Glorious, Terrible Bar Food
We live in troubled times, and it is fashionable to believe things are getting worse. The evidence for this view is scant, while the other side of the ledger holds reams. A more erudite refutation would draw on sociological, medical, and technological data, but I offer you: bar food. Everything about that phrase explicit and implied has improved. Bars are better; they're airier, welcoming to women, suffused with (relatively) fresh, unsmoky air. Food is better; not just bar food, all food. I mean, people actually expected you to think this was seductive 40 years ago:
The conjunct, bar food, is also better. I speak from experience, my memory having been jogged by an English pub delicacy Boak and Bailey describe today called "ham rolls in clingfilm," which is exactly as terrible as the description suggests. The range of ghastly things you could get at bars in the late 1980s, when I started drinking in them, was small. Bars then were black pits where people coagulated to drink heavily, smoke heavily, and amuse themselves with pool, pinball, juke boxes, or (very occasionally) flirting. Amenities were poor and provisional. Few bars had anything close to a kitchen, so "food" was whatever could be stored on a shelf and handed across the bar or, more fancily, microwaved first.
The most vivid of the foodstuffs to which I drunkenly resorted were 'lil smokies, one of those fancy items that the bartender had to microwave before serving. They were maybe two inches long and the girth of an average index finger. They were spiced to cover up what was obviously the hooves and snouts they were made from--and bone bits crunched under tooth as you gobbled. They were also stained a maraschino red, unnatural and unsettling (why would they try to make them look more vividly bloody?). Absolutely no sober person would ever get within a mile of them and, even drunk, you had to think carefully. The biggest draw was the price--ten for a buck--and eventually the best of us caved because of the price point. "But you get ten!" I had not yet studied under the eminent professor of economics, Patrick Emerson, partly because he was often my drinking partner, also under the smokies' thrall. Had I been, I would have realized that any bar that could make money selling 'lil smokies ten for a dollar was buying them at a price I didn't want to consider.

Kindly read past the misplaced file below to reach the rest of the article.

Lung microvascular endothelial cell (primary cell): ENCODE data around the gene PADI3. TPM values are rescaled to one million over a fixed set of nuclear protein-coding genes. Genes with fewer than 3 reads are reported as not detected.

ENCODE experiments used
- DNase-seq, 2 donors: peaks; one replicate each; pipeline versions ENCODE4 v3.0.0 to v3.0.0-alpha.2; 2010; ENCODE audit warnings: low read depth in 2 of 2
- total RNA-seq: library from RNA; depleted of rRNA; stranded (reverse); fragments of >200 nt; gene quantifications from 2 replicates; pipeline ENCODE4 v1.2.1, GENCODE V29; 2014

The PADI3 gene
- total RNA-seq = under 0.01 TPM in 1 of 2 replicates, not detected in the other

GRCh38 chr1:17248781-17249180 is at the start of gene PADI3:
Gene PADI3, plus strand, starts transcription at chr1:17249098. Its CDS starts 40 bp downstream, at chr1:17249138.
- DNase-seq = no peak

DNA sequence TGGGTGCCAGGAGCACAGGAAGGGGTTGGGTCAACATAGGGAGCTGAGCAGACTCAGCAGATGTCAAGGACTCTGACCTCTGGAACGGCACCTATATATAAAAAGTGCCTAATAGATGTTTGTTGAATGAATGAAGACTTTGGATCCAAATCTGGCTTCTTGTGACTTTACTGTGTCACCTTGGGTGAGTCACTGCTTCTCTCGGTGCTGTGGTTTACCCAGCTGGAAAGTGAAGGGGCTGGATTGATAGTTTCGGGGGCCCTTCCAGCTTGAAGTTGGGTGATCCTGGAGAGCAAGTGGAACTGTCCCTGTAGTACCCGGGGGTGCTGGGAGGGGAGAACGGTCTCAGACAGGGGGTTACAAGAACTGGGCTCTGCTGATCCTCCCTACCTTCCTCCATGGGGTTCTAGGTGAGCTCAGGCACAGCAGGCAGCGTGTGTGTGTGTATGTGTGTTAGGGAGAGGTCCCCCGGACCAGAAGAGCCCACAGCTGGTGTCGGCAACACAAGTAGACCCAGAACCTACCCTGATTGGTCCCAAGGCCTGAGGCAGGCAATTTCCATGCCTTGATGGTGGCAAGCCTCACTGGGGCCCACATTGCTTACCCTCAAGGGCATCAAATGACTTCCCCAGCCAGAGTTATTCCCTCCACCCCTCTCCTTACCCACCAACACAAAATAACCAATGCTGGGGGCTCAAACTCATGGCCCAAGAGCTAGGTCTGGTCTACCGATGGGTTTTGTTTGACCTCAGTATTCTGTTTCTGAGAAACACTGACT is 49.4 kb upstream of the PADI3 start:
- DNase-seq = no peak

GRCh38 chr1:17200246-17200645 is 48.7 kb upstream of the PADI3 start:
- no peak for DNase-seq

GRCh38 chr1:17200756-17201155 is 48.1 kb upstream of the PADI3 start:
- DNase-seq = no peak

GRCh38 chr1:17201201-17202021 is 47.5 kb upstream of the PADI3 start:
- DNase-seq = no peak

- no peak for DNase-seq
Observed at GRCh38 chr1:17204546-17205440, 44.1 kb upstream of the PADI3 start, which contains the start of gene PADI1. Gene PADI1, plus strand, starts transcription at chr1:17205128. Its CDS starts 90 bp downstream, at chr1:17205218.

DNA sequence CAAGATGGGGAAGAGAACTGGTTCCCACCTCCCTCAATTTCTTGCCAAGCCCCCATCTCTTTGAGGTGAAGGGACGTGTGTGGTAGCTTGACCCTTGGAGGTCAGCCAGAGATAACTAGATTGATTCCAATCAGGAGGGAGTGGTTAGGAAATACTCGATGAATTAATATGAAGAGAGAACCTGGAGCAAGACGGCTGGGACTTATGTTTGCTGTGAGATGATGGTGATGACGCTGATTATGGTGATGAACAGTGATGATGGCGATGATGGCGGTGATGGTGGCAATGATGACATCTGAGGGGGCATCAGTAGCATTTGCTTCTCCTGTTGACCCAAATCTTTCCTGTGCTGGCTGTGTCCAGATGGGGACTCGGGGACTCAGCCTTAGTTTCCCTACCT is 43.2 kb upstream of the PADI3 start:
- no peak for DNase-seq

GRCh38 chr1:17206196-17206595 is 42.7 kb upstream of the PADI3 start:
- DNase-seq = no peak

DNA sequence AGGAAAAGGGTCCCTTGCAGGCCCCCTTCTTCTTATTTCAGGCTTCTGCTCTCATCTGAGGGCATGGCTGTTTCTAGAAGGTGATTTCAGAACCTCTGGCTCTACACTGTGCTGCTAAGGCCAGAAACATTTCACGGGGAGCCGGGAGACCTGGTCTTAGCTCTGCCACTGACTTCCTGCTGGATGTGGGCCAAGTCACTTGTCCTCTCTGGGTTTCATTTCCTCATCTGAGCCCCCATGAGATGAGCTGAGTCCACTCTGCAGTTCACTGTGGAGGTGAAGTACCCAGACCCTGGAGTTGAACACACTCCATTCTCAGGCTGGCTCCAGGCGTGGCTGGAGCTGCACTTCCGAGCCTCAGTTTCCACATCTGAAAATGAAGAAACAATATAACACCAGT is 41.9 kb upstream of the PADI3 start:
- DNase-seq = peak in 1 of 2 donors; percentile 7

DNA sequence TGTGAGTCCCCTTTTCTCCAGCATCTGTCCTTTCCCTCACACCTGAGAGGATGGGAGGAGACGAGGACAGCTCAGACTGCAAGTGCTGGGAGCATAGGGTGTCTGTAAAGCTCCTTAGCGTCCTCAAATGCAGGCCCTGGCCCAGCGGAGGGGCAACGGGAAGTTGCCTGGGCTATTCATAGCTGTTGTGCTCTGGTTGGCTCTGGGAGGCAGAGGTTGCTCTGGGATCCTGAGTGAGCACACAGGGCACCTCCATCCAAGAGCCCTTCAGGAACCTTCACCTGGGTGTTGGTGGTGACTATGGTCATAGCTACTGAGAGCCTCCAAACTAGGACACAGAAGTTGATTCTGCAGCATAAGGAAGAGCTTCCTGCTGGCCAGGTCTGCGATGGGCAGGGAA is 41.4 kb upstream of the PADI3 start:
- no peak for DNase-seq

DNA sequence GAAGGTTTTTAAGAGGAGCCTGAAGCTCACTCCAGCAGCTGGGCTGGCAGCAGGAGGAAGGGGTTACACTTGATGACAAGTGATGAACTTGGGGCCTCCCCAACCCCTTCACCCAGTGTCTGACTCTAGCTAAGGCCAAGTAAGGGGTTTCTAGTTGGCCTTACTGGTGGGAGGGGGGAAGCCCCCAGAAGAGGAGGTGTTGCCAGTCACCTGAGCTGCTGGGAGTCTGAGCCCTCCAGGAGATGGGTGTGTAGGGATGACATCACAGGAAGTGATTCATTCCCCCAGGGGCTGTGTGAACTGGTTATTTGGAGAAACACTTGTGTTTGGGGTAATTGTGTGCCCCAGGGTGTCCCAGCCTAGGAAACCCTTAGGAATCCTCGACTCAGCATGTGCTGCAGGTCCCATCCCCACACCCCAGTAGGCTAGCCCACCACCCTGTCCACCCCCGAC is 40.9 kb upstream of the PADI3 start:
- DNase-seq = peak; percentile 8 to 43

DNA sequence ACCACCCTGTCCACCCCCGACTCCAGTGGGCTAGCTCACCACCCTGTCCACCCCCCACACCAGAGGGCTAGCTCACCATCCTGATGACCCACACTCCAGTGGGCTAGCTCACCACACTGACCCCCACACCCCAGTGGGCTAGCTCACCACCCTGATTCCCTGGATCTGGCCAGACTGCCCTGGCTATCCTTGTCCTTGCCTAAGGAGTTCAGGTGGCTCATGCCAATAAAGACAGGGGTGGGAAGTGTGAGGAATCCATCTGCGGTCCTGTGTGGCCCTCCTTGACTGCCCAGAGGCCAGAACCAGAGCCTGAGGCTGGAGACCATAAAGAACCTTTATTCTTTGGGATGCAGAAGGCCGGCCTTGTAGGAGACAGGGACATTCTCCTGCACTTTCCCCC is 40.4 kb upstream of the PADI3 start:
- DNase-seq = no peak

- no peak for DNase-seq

I am too old, too sober, and too far past closing down a bar to ever find myself in a position to crave 'lil smokies ever again. But somewhere the ghost of my younger self is sitting at the edge of the bar, swaying boozily, judging me. He knows what the smokies are, knows what the smokies will do to his innards by morning, but also knows that those moments in which he will succumb are numbered, and precious, and mark a sweet, full moment when life's possibilities are endless. I'll never eat another 'lil smoky again, but I wouldn't mind wanting to. As nostalgia goes, they are so rich with possibilities.